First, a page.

In most LMICs, including Nigeria, routine treatment of IDA in pregnancy is with oral iron preparations, due to fears of serious adverse reactions from parenteral iron, including anaphylaxis, and the belief that oral iron is equally effective. Parenteral, especially intravenous, iron is also more expensive, and it is not clear whether its benefits are worth the cost. In settings like Nigeria, where most people still pay out-of-pocket for healthcare, cost effectiveness is particularly important. However, apart from the side effects caused by oral iron, it also takes longer to correct the anemia, and in cases where patients are unable to absorb iron, oral intake is rendered ineffective. Reservations on use of parenteral iron have been due largely to experience with high molecular weight iron dextran preparations, which had a relatively high incidence of anaphylactic reactions. Fortunately, there are now several safe parenteral iron preparations, such as iron sucrose, iron polymaltose, ferric carboxymaltose (FCM) and iron isomaltoside.

2.0 AIMS AND OBJECTIVES Aims: To determine the comparative effectiveness of intravenous FCM (intervention) versus oral ferrous sulphate (control) for treating iron deficiency anemia in pregnancy and to compare the tolerability, safety, and the cost-effectiveness of intravenous versus oral iron among pregnant Nigerian women with moderate and severe IDA at 20-32 weeks' gestation. It also aims to evaluate the acceptability, feasibility, and fidelity of use of intravenous FCM for treating IDA.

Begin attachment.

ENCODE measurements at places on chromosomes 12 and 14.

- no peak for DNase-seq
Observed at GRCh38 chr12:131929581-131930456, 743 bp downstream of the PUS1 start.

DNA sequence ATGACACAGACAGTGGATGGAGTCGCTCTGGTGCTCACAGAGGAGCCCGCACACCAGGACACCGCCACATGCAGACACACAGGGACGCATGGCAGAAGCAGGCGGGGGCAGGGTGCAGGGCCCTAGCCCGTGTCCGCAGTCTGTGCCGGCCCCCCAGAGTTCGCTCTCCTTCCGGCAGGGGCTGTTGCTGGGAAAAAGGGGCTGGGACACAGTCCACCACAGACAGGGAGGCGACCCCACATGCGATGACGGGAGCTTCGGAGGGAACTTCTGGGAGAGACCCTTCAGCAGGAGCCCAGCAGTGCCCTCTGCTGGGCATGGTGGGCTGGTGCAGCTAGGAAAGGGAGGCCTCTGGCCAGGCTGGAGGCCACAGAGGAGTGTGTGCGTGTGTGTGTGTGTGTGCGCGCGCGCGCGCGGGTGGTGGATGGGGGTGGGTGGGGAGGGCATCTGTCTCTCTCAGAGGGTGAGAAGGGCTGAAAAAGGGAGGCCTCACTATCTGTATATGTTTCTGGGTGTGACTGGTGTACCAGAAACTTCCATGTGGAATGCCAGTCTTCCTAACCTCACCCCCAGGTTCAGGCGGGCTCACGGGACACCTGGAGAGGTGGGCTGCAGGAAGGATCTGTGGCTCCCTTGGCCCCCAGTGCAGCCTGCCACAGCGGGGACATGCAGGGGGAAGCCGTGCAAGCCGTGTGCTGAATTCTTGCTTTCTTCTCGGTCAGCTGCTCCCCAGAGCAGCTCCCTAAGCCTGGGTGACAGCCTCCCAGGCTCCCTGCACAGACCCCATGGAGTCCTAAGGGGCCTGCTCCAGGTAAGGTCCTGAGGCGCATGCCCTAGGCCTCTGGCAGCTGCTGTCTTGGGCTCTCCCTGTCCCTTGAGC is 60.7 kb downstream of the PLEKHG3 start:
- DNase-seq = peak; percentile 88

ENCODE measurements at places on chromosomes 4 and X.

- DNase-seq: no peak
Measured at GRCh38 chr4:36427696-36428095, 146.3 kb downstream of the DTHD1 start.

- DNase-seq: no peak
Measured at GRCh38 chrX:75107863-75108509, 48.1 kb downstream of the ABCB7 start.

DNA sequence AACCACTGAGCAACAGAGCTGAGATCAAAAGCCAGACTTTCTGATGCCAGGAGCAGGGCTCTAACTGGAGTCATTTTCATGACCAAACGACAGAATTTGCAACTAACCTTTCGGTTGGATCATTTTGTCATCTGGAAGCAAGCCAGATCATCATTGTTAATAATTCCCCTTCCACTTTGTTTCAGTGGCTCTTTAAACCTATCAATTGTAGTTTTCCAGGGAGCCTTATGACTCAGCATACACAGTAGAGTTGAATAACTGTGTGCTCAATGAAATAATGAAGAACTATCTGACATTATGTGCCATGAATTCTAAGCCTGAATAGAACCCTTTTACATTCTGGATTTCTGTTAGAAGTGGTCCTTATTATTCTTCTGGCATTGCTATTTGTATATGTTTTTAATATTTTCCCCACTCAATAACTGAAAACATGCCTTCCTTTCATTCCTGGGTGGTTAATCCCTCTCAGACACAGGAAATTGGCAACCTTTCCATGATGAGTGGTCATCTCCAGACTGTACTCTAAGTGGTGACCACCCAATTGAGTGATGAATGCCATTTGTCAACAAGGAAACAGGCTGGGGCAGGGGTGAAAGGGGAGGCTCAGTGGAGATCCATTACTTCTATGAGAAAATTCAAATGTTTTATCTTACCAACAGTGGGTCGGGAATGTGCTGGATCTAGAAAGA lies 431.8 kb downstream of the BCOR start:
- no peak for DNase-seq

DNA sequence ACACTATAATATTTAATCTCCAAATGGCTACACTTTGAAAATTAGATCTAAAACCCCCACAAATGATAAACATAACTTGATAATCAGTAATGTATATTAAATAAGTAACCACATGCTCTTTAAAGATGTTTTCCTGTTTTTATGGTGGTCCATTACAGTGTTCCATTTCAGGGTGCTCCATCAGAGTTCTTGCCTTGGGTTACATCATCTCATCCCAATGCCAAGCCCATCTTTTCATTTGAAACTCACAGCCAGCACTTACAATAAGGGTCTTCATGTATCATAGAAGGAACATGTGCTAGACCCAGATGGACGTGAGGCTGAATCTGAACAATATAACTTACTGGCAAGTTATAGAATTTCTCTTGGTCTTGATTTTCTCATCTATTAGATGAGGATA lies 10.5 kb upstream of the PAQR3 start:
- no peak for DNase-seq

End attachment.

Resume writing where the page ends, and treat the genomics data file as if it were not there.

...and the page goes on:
1. To determine effect of intravenous FCM on the prevalence of maternal anemia at 36 weeks' gestation and on increase in hemoglobin concentration 4 weeks after administration, compared with oral ferrous sulphate (FS) in pregnant women with IDA.
  2. To determine effect of intravenous FCM on incidence of postpartum hemorrhage, sepsis, shock, need for blood transfusion, prevalence of depression and other maternal clinical outcomes, compared with oral FS in pregnant women with IDA.
  3. To determine effect of intravenous FCM on the incidence of low infant birthweight, prematurity, stillbirth, and neonatal mortality, and on breastfeeding and immunization, compared with use of oral FS in pregnant women with IDA.
  4. To measure implementation outcomes of intravenous FCM including its acceptability, feasibility, and fidelity in the context in which the trial is being carried out.
  5. To determine cost-effectiveness of intravenous FCM compared with oral FS in treatment of IDA in pregnancy.

3.0 STUDY DESIGN: This study is a multicenter, parallel, open label, individually randomized controlled trial, with women allocated in a 1:1 ratio in conjunction with a cost-effectiveness analysis.

3.1 Study setting and site selection: The study will be implemented in two most populated states in Nigeria; Kano State in North-West and Lagos State in South-West zone. One tertiary, two secondary and two primary healthcare facilities have been purposively selected from each state, making 10 targeted facilities based on antenatal patient flow, number of deliveries and proximity of all three levels of care to facilitate an effective two-way referral system.